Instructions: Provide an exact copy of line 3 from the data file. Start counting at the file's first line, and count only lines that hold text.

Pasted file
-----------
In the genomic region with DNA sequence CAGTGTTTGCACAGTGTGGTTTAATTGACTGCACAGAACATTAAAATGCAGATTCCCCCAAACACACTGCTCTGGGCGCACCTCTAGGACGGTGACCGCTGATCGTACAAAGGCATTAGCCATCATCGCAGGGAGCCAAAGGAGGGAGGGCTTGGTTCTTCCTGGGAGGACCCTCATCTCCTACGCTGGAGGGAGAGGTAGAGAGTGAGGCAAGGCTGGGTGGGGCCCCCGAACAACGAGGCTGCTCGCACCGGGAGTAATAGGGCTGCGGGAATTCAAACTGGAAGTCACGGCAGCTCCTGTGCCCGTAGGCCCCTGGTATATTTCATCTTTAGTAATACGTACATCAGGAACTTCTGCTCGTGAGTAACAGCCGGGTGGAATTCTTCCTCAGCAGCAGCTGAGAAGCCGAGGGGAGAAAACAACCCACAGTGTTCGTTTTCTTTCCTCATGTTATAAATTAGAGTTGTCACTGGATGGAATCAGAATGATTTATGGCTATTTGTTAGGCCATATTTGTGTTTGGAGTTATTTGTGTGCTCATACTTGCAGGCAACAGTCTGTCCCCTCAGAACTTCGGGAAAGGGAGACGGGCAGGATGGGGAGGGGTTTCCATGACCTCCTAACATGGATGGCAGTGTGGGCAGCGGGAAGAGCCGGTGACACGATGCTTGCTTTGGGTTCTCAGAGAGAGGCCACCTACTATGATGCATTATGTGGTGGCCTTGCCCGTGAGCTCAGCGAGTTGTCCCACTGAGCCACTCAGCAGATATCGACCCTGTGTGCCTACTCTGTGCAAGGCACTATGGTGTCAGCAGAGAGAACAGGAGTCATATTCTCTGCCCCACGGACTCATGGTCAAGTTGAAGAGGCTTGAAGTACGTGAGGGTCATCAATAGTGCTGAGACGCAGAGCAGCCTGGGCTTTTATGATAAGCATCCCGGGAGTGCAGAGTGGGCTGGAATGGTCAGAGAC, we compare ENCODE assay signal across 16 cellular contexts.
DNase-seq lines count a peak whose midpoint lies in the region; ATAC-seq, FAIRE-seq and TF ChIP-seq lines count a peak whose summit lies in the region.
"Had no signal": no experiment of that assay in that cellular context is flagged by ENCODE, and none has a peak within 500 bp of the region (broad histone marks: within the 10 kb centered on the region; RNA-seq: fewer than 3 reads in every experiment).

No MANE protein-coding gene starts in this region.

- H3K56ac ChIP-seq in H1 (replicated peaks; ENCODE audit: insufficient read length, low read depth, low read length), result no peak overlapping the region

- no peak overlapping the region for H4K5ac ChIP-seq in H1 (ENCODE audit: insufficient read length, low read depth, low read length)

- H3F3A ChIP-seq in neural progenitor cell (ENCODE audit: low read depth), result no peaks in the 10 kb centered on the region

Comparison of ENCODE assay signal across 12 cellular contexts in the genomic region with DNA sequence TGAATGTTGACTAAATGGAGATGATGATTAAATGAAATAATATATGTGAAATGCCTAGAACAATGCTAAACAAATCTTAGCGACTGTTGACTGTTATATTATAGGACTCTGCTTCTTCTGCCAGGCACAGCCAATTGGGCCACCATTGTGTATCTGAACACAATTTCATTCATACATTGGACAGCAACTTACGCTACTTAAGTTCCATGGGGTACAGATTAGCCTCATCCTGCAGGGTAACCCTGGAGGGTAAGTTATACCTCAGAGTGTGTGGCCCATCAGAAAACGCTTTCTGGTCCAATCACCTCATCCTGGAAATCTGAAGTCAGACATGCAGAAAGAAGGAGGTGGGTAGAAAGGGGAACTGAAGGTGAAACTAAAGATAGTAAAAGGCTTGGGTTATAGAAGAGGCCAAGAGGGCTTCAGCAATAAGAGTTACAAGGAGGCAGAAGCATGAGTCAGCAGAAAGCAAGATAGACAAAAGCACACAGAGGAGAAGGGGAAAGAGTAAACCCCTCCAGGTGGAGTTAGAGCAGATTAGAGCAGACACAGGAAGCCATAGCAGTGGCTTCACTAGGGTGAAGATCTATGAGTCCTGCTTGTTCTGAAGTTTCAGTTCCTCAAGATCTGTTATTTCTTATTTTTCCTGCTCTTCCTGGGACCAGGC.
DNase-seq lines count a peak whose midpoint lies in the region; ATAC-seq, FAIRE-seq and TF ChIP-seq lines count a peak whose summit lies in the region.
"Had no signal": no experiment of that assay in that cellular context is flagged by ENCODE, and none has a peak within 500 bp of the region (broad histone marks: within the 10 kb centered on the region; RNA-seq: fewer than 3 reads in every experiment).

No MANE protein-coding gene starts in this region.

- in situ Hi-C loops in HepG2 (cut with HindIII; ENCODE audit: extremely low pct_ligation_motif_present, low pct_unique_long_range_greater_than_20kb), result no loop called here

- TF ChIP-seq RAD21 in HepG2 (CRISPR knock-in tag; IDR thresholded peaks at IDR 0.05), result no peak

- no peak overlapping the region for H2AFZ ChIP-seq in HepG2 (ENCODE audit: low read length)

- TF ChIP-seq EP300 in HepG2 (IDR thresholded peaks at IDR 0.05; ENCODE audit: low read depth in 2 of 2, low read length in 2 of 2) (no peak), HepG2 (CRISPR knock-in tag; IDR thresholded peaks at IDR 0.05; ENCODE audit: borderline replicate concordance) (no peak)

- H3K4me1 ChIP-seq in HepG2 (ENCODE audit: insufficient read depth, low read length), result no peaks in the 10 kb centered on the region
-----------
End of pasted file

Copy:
"Had no signal": no experiment of that assay in that cellular context is flagged by ENCODE, and none has a peak within 500 bp of the region (broad histone marks: within the 10 kb centered on the region; RNA-seq: fewer than 3 reads in every experiment).